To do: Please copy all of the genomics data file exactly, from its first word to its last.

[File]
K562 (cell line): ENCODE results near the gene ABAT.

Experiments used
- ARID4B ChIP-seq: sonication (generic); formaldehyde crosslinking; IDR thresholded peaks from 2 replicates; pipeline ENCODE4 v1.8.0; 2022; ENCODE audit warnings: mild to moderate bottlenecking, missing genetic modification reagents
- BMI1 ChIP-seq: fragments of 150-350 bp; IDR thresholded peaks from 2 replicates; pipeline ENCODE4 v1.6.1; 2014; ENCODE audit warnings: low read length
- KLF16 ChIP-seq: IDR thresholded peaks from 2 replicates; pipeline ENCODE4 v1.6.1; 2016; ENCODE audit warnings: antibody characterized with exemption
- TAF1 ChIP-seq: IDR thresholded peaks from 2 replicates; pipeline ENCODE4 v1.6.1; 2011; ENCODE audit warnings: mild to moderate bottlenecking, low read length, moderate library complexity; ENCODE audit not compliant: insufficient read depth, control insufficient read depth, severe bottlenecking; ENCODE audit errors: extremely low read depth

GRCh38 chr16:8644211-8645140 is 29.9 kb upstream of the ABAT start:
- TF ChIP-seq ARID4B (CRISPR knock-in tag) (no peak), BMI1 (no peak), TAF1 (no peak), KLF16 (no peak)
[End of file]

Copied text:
K562 (cell line): ENCODE results near the gene ABAT.

Experiments used
- ARID4B ChIP-seq: sonication (generic); formaldehyde crosslinking; IDR thresholded peaks from 2 replicates; pipeline ENCODE4 v1.8.0; 2022; ENCODE audit warnings: mild to moderate bottlenecking, missing genetic modification reagents
- BMI1 ChIP-seq: fragments of 150-350 bp; IDR thresholded peaks from 2 replicates; pipeline ENCODE4 v1.6.1; 2014; ENCODE audit warnings: low read length
- KLF16 ChIP-seq: IDR thresholded peaks from 2 replicates; pipeline ENCODE4 v1.6.1; 2016; ENCODE audit warnings: antibody characterized with exemption
- TAF1 ChIP-seq: IDR thresholded peaks from 2 replicates; pipeline ENCODE4 v1.6.1; 2011; ENCODE audit warnings: mild to moderate bottlenecking, low read length, moderate library complexity; ENCODE audit not compliant: insufficient read depth, control insufficient read depth, severe bottlenecking; ENCODE audit errors: extremely low read depth

GRCh38 chr16:8644211-8645140 is 29.9 kb upstream of the ABAT start:
- TF ChIP-seq ARID4B (CRISPR knock-in tag) (no peak), BMI1 (no peak), TAF1 (no peak), KLF16 (no peak)